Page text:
Community Research and Development Information Service - CORDIS

FP7

CYCLED Result In Brief

Project ID: 282793
Funded under: FP7-ENVIRONMENT
Country: Germany

Better recycling for LEDs

Light emitting diodes (LEDs) represent the future of lighting as they are highly energy efficient and can help the EU to achieve its target of a low carbon economy. However, they also require the use of scarce metals. This challenge has been addressed by an EU-funded consortium investigating the flow of resources over all life-cycle phases of LED products.
Better recycling for LEDs
The EU-funded project CYCLED (Cycling resources embedded in systems containing light emitting diodes) was established to optimise the efficient use and recycling of indium, gallium, rare earth elements (REE), the target metals (TMs) without compromising the well-established recycling paths for precious metals.

Project partners therefore investigated ways to save scarce metals in the manufacturing of LEDs and increase the lifetime of LED products. They also explored ways of improving LED design and construction to enable recycling of target metals from end of life LED products.

A toolbox was designed to help the resource-efficient design of LED products by providing supporting tools for various design stages ranging from technical design to environmental assessment. Business models were also developed for the valorization of the resource and energy efficient demonstrators developed.

Research into the mass flows of TMs identified the rare earth elements (REEs) yttrium and lutetium together with precious metals as the most important elements within white LEDs. They also noted that the recycling of indium and gallium in LED chip production should be promoted, while recycling of these metals from LED products is neither viable nor necessary due to their extremely low concentrations in LED products and the resulting overall very low quantities used in LED products globally.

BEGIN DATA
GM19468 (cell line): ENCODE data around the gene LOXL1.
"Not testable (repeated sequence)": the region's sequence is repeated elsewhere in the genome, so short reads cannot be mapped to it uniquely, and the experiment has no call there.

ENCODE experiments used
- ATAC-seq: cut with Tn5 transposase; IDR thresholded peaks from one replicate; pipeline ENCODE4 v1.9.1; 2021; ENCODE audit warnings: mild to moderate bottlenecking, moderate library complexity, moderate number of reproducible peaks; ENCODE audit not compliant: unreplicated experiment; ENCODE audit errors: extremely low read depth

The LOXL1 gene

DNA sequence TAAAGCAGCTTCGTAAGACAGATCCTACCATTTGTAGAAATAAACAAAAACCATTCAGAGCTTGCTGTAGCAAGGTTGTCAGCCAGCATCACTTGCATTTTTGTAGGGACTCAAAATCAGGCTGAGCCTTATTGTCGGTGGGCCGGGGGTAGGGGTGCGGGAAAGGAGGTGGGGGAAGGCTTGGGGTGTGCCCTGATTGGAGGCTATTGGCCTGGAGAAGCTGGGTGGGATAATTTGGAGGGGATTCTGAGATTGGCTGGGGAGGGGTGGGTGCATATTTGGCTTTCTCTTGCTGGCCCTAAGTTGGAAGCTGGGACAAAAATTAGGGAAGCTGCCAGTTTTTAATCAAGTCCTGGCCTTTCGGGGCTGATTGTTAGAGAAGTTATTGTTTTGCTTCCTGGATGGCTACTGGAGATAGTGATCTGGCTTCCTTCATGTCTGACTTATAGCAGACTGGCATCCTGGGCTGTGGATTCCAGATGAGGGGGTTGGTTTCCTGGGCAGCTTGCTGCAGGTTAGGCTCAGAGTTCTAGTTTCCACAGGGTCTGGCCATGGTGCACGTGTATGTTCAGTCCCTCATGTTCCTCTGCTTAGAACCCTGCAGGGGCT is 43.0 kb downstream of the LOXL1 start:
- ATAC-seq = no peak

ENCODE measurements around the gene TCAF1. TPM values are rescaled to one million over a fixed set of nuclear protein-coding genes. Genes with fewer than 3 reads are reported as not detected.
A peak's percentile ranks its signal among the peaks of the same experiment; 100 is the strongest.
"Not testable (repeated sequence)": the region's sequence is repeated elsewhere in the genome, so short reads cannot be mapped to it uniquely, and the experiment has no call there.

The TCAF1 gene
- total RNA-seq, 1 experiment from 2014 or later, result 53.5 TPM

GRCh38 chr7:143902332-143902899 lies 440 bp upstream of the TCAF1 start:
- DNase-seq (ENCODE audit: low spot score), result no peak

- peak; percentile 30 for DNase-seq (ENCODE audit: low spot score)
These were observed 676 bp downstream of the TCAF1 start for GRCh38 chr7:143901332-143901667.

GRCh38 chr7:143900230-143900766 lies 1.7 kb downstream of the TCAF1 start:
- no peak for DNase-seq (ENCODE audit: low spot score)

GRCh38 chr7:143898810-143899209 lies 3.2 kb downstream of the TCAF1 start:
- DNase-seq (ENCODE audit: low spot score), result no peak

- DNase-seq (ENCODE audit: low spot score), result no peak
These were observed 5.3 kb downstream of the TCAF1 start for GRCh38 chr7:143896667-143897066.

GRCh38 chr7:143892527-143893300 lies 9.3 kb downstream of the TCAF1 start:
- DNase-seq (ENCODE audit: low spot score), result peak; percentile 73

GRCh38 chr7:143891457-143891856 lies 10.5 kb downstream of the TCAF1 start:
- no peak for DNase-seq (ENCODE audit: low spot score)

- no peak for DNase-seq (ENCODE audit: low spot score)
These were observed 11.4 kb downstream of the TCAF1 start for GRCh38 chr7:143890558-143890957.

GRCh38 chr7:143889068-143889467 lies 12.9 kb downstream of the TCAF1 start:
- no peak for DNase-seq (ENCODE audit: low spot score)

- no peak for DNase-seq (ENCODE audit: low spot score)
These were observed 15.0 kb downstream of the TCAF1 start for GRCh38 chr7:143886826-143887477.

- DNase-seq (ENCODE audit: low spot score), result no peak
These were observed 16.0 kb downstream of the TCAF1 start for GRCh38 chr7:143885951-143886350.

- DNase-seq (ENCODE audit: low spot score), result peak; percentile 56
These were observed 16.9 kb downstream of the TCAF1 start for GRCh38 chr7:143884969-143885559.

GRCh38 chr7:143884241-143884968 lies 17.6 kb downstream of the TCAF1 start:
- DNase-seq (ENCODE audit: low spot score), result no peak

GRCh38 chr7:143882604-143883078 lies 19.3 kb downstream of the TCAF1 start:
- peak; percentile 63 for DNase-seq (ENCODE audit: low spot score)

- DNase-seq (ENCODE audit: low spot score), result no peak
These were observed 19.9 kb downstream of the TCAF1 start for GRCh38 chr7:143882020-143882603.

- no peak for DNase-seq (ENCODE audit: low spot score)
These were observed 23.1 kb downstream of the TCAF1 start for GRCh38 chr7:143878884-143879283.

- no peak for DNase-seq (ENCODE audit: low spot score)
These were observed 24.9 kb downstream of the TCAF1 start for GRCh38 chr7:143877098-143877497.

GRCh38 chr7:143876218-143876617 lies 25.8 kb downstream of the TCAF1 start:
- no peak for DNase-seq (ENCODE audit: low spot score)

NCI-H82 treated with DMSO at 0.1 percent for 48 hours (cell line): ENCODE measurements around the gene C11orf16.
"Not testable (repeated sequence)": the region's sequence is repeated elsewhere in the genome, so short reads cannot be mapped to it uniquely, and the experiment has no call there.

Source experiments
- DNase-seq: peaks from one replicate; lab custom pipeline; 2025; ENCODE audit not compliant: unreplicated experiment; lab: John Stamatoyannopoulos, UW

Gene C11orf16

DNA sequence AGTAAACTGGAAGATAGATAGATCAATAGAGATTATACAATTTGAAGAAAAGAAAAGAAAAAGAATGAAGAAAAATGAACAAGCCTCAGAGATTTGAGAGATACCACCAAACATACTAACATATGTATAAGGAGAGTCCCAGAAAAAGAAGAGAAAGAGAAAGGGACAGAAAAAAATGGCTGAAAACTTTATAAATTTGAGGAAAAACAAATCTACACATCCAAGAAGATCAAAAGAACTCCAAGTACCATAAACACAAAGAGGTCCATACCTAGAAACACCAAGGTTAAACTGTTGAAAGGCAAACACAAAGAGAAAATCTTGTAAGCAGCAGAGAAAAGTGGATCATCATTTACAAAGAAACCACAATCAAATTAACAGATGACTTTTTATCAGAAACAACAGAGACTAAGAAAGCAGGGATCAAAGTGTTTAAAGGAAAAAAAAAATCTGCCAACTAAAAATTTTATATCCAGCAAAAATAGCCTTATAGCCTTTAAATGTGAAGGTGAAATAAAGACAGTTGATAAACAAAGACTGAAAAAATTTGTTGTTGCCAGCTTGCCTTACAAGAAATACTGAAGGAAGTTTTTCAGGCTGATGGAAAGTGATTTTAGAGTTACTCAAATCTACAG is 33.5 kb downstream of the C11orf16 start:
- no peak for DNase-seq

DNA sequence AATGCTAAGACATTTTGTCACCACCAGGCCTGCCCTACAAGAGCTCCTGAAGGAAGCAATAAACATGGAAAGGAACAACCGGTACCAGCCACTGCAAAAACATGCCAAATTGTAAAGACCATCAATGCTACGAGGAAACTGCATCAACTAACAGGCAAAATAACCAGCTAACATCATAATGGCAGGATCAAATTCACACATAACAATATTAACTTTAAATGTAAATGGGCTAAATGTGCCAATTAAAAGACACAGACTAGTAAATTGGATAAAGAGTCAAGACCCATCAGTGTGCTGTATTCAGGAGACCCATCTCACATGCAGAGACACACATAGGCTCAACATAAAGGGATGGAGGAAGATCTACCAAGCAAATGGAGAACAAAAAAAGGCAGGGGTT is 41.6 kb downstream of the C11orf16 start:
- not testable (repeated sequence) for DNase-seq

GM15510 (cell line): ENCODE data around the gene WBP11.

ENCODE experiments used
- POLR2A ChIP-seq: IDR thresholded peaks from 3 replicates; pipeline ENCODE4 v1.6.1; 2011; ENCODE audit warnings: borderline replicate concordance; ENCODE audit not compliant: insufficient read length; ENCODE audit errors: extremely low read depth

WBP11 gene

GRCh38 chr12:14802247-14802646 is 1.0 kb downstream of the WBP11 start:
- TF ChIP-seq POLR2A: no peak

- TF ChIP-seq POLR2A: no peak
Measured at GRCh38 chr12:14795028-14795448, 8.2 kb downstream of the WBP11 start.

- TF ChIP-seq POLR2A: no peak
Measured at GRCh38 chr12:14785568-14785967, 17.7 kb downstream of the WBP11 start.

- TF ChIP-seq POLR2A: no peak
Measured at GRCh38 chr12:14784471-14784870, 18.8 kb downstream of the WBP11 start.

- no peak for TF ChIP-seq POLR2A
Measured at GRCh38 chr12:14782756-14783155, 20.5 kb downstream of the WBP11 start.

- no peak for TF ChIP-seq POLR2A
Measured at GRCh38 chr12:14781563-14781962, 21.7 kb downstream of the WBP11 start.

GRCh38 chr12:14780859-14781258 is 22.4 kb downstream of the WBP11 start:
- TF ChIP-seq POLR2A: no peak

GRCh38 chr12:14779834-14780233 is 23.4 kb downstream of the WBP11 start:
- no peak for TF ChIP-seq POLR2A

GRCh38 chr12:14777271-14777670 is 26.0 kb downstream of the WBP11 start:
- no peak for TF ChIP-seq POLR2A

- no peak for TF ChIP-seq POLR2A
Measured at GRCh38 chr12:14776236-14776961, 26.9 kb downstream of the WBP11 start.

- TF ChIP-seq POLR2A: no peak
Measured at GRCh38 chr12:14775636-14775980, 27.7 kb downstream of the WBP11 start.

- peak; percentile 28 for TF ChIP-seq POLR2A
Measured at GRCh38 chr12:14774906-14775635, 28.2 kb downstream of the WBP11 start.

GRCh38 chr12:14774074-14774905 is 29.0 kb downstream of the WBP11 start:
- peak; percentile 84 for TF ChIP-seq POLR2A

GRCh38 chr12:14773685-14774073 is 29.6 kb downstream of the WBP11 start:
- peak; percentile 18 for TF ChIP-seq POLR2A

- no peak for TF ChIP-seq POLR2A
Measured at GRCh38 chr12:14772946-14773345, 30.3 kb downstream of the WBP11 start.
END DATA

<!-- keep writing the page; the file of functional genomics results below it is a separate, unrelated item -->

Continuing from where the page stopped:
The REE are concentrated in the converters of white LEDs. The consortium found a way to separate the converters from the LED chips. The chips can be processed in the established recycling paths to recycle in particular precious metals and copper. After a pre-treatment removing the organic parts, REE can be recycled in an already existing recycling process from the converters.

The cost-benefit analyses of various end-of-life options showed that the REE recycling path can only be profitable for LED products that contain only extremely expensive lutetium converters, while in all other cases, which in practice can hardly be achieved. Overall, REE recycling requires additional funding as otherwise recyclers will not follow this process route.

These findings will be used to guide further research and help policymakers to address the relevant waste stream in order to increase the resource efficiency of LED lighting. This will help to preserve valuable resources for other technologies, such as solar power. Studies into the main failure mechanisms of LED products will allow products to have a longer life time, thereby reducing resource consumption.

Results of the technical and end-of-life research were used in four demonstrators, involving domestic/ atmospheric lighting, public lighting, industrial lighting and lighting in harsh environments. These were used to show the feasibility of the research result and for disseminating knowledge.

The business models supporting the successful commercialisation of the demonstrator products and a generic business model is available to manufacturers of eco-innovative products. The models, toolbox and the technical approaches were brought together in an eco-innovation framework to guide producers of LED products.

CYCLED will pave the way towards commercially successful resource-efficient products, create jobs and enable Europe to become a leader in LED technology.

Related information

Keywords

Light emitting diodes, CYCLED, target metals, rare earth elements, yttrium, lutetium, waste stream
Record Number: 190653 / Last updated on: 2016-12-07